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Currently, my research focus is on multiple aspects of financing innovation. This exciting research field covers a broad range of important issues, related to such topics as venture capital (VC), entrepreneurial finance, and corporate innovation.

My research within this broad agenda includes: analyzing the valuation principles of VC-backed companies and the implications for fair values of the most valuable of these companiesexploring the ways venture capitalists make investment decisions and add value to their portfolio companiesexamining the determinants of VC investment returns and the success of entrepreneurial companiesand the impact of the VC industry on the U.S. economy.

My research on financing innovation has been presented to academic community, multitude of practitioners, and featured and commented on in the media. 

Some of the financing innovation topics my colleagues and I are actively studying include:  how corporate venture capitalists make decisions and best (and worst) practices in corporate VC; valuation of early-stage VC-backed companies; contracting and corporate governance of VC-backed companies; contracts between VC funds and their investors and their impact on VC fund returns; optimizing the portfolio decisions of start-up investors; and the determinants of success and failure of start-ups and start-up investors. Stay tuned for release of new research results. 

This recent work is based on my research of how firms and individuals make dynamic financing and investment decisions, and how these decisions play out in aggregate. Toni Whited and I wrote a review of dynamic corporate finance. Here are some other examples of my research in this broad area: capital structure of banks and the impact of capital regulationoptimal dynamic corporate financial policiesdynamic policies of abandoning innovative ventures; explaining various stylized facts such as the low-leverageequity premium, and credit risk puzzlesinteractions between corporate decisions and credit riskthe macroeconomic impact of financial decisionsmarket-based estimation of default costsempirical modeling of dynamic capital structure. My co-authors and I also explore the long-term history of U.S. default rates, link them to macroeconomics and banking crises, as well as investigate the evolution of the global stock ownership.

Working Papers

A Unified Model of Distress Risk Puzzles

Co-authored with: Zhiyao Chen, Dirk Hackbarth


Media on My Research

Squaring Venture Capital Valuations with Reality – NBERNYTWSJBarronsBloomberg,
ForbesFortuneG&MWired, BC BusinessBIVBJBloomberg TVBusiness Insider,
El EconomistaLes EchosMSNStanfordTechVibes

How do Venture Capitalists Make Decisions –  ChicagoStanfordVentureBeat

Financing as a Supply Chain – Fortune

The Economic Impact of Venture Capital – National ReviewTech Republic

Research Community

Ph.D. Students

I have been privileged to work with and advise many talented Stanford Ph.D. students over the years. Most of them choose an academic career and continue their brilliant work as professors at business schools and universities across the nation. Here are the Ph.D. students I have been honored to work with:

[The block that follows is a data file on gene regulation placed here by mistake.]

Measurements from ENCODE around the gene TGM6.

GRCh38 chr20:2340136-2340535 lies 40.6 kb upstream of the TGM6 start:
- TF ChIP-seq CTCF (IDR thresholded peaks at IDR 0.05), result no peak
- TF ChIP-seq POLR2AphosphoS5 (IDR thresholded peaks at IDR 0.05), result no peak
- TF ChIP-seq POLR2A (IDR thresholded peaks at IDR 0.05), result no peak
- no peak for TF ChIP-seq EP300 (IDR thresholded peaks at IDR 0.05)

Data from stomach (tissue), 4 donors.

2012-2017  Akitada Kasahara (Ph.D co-advisor, Stanford GSB), 1st job: Waseda University
2011-2016  Michael Schwert (Ph.D advisor, Stanford GSB), 1st job: Fisher School of Business, Ohio State University
2010-2015  Will Gornall (Ph.D advisor, Stanford GSB), 1st job: Sauder School of Business, University of British Columbia
2010-2015  Pavel Zryomov (Ph.D advisor, Stanford GSB), 1st job: The Wharton School, University of Pennsylvania
2008-2013  Will Cong (Ph.D co-advisor, Stanford GSB), 1st job: Booth School of Business, University of Chicago
2007-2010  Alexander Gorbenko (Ph.D advisor, Stanford GSB), 1st job: London Business School
2006-2011  Andrey Malenko (co-author, Stanford GSB), 1st job: MIT Sloan
2006-2009  Zhipeng Zhang (Ph.S. co-advisor, Stanford GSB), 1st job: Boston College
2005-2008  Baozhong Yang (Ph.D. co-advisor, Stanford GSB), 1st job: Georgia State University
2005-2007  Scott Joslin (Ph.D. reading committee, Stanford GSB), 1st job: MIT Sloan
2004-2006  Leandro Saita (Ph.D. reading committee, Stanford GSB), 1st job: Goldman Sachs


I have been very fortunate to work with so many inspirational and knowledgeable co-authors. I list them here with my gratitude:

Viral Acharya, Stern School of Business, NYU
Harjoat S. Bhamra, Imperial College Business School
Ulrich Bindseil, European Central Bank
Zhiyao (Nicholas) Chen, CUHK Business School
Sergei Davydenko, Rotman School of Management, University of Toronto 
Michael Ewens, California Institute of Technology
Kay Giesecke, Stanford University
Paul Gompers, Harvard Business School
Alexander S. Gorbenko, Marshall School of Business, University of Southern California
Will Gornall, Sauder School of Business, University of British Columbia
Steven R. Grenadier, Graduate School of Business, Stanford University
Christopher Hennessy, London Business School
Steve N. Kaplan, Booth School of Business, University of Chicago
Akitada Kasahara, Waseda University
Arthur Korteweg, Marshall School of Business, University of Southern California
Lars-Alexander Kuehn, Carnegie-Mellon University
Francis A. Longstaff, Anderson School of Management, UCLA 
Andrey Malenko, Sloan School of Management, MIT
Kjell Nyborg, University of Zurich
Matthew Rhodes-Kropf, MIT Sloan
Kristian Rydqvist, Binghamton University
Stephen M. Schaefer, London Business School
Michael Schwert, Ohio State University
Joshua Spizman, Loyola Marymont University
Toni M. Whited, Ross School of Business, University of Michigan
Baozhong Yang, Georgia State University
Haoxiang Zhu, Sloan School of Management, MIT
Pavel Zryumov, University of Rochester